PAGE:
– Currently looking

– Anything that is not relevant to your branded positioning

The second issue was quite interesting, and there were certainly vocal opinions about whether the candidate needs both a resume and a Linkedin profile … and even whether a candidate would stoop so low as to create a resume if they already had a Linkedin profile. Goodness. While one day, perhaps, sometime in the future, a platform such as Linkedin may well replace resumes … that time is not now.

A Resume and a Robust Profile are Both Necessities

A Chief Financial Officer who wants to be competitive in the marketplace needs both a value-oriented resume that showcases his problem-solving skills AND a robust Linkedin profile that does not replicate his resume.

Your profile will get you noticed. Your branded value-oriented resume will solidify your credibility. They are two different, but necessary, pieces of the same job search puzzle.

Copyright CFO-Coach 2017

***********************

Cindy Kraft is the CFO-Coach and America’s leading Career & Personal Brand Strategist for Corporate Finance Executives helping clients understand their marketability, articulate their value, and position themselves as the clear and compelling choice. She is a Certified Reach Personal Brand Strategist, Certified Reach Online Identity Strategist, Certified Career Management Coach, Credentialed Career Master, Certified Professional Resume Writer, and Job & Career Transition Coach. Cindy can be reached via email Cindy@CFO-Coach.com, by phone 813-655-0658, or through her website at www.CFO-Coach.com.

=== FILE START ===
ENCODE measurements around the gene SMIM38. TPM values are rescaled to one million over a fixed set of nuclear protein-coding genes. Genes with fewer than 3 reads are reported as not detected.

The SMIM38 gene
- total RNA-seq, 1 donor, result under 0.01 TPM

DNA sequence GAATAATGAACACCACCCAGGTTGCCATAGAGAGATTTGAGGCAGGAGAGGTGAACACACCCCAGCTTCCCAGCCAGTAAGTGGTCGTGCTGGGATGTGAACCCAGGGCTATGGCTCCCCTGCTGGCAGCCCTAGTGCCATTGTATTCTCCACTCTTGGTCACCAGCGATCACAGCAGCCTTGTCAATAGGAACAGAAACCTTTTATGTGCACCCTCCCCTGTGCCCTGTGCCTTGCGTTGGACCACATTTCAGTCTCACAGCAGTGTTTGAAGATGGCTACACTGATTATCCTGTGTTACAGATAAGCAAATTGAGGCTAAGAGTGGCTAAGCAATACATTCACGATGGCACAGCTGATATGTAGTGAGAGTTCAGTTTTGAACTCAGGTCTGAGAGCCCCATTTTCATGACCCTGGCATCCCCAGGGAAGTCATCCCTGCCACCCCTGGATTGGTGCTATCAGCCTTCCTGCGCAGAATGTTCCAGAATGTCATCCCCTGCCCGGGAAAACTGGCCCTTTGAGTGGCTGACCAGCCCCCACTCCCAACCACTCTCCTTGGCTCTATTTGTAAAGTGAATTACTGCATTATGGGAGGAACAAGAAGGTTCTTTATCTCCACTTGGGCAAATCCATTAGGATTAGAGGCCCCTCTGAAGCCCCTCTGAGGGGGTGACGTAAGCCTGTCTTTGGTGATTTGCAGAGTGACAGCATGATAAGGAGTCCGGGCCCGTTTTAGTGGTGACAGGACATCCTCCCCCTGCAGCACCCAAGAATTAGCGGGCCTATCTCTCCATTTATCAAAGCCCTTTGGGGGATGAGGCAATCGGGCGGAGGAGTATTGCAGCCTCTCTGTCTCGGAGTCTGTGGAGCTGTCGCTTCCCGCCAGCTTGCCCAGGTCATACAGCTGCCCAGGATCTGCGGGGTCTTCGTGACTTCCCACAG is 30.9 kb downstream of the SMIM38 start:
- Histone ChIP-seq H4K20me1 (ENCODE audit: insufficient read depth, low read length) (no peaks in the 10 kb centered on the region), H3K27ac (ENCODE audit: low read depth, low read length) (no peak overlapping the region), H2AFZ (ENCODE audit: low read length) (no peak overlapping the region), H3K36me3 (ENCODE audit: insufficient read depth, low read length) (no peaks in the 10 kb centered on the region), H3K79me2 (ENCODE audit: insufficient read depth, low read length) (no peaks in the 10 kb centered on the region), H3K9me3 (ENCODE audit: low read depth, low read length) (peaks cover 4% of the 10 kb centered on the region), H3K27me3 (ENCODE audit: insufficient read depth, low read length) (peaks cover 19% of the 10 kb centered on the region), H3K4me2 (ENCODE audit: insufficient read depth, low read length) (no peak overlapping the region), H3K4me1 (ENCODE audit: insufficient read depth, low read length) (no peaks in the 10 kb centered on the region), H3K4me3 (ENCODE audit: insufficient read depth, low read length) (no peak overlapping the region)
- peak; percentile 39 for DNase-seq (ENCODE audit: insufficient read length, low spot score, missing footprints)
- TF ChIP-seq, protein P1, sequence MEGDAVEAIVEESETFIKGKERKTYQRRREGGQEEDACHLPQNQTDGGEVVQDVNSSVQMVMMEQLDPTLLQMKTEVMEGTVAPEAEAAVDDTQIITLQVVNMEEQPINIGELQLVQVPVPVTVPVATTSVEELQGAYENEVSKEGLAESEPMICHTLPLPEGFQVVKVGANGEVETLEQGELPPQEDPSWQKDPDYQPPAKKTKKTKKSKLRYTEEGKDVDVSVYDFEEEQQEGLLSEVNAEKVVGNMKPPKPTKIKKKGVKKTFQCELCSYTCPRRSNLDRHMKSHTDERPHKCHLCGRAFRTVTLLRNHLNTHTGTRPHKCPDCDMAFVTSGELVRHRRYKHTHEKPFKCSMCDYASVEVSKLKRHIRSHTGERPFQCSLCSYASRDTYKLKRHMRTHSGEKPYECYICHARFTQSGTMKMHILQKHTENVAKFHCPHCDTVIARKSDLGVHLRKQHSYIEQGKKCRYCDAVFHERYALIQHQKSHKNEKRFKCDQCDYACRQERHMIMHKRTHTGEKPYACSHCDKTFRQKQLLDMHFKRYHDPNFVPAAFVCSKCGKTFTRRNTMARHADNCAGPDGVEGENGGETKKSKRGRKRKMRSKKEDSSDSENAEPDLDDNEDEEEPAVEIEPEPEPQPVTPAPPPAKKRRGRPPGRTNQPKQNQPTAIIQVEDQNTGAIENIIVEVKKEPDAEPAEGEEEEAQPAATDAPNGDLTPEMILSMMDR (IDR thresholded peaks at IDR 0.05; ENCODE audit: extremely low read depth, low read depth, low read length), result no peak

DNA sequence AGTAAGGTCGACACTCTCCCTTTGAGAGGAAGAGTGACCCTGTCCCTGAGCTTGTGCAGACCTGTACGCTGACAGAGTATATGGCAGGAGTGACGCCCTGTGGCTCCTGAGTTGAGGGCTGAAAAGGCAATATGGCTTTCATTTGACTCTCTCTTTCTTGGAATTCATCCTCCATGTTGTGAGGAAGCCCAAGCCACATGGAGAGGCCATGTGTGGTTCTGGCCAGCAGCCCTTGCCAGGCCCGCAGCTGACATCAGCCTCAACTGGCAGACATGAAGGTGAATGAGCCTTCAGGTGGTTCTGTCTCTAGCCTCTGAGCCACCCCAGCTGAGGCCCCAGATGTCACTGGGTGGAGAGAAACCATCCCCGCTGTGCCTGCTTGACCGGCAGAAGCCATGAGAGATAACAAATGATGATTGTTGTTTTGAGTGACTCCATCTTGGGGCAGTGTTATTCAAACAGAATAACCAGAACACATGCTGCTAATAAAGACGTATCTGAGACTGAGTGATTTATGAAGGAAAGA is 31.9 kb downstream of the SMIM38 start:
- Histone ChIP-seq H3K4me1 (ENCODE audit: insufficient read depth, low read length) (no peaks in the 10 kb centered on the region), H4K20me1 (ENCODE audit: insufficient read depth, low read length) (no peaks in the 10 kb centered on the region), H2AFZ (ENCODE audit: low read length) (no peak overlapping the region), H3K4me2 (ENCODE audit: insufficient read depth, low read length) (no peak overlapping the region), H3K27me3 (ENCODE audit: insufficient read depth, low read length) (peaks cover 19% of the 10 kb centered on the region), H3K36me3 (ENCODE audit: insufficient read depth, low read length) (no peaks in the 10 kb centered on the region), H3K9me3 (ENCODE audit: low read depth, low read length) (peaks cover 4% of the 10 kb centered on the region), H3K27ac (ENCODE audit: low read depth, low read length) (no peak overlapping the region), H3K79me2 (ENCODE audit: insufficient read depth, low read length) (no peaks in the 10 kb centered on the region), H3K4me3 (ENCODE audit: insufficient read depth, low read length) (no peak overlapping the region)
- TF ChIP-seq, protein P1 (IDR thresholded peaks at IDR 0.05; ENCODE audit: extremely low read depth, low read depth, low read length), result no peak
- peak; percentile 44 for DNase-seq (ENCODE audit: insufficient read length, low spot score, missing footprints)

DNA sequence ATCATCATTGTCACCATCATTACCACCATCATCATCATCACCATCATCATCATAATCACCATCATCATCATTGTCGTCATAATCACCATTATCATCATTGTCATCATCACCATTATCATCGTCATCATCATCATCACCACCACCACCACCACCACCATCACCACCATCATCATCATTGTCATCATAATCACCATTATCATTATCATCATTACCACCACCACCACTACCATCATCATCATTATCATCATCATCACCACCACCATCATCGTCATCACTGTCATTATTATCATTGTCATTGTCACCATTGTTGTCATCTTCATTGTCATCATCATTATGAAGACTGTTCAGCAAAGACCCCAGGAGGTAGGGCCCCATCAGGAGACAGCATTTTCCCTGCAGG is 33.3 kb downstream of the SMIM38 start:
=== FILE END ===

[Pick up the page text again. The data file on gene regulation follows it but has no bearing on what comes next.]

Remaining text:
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The Difficult Truth About the Job Search

Searching for a new job is tough. In fact, it might be one of the toughest, and certainly more stressful, things you will do in your career. For CFOs, there is only one position available (sans division or unit roles) and only so many companies who need your skills. The competition can be fierce.

Lately, I’ve seen much frustration among job seekers on Linkedin. One of my connections said … “Personally, I find searching for a new professional opportunity to be one of the most frustrating experiences anyone can go through during their career.” Yes, yes it is. And the break down of communication between decision-maker, HR, and candidate only adds to the frustration.

Another one of my connections – a CFO candidate – said that after applying for 400+ jobs on Linkedin, he was closing his account. The fact that he found 400 jobs to which he applied is nothing short of amazing. That none of them panned out, though, does not surprise me.

Here are 5 tips to help you avoid falling into the ego bashing, anxiety-ridden, torturous, frustrating, and difficult trap that can be part of the journey called job search.

– Don’t Take Rejection Personally

Easy to say; tough to do.

The right-fitting opportunity is extremely personal … for the candidate and for the company. However, neither of you benefit when the wrong person – from a culture fit perspective – is hired.

Just like you don’t win every business deal, you will not win every opportunity. Hold on to that professional perspective as much as possible.

– Leverage Your Network

Your network will always generate the best possible job leads. Always. Building your network before you need to use your network is always the best scenario. However, there is never a bad time to begin the building process.

When you don’t have a network, you are at the mercy of job boards. Which brings me to my next point.

– Don’t Get Seduced by the Job Posting Game

And such seduction it is. You find a listing. It appears to align perfectly with your skills. You send off your resume. And … nothing. The lure of the job posting game is the seeming ease in matching candidates to jobs. It isn’t and it rarely does, especially at the CFO level.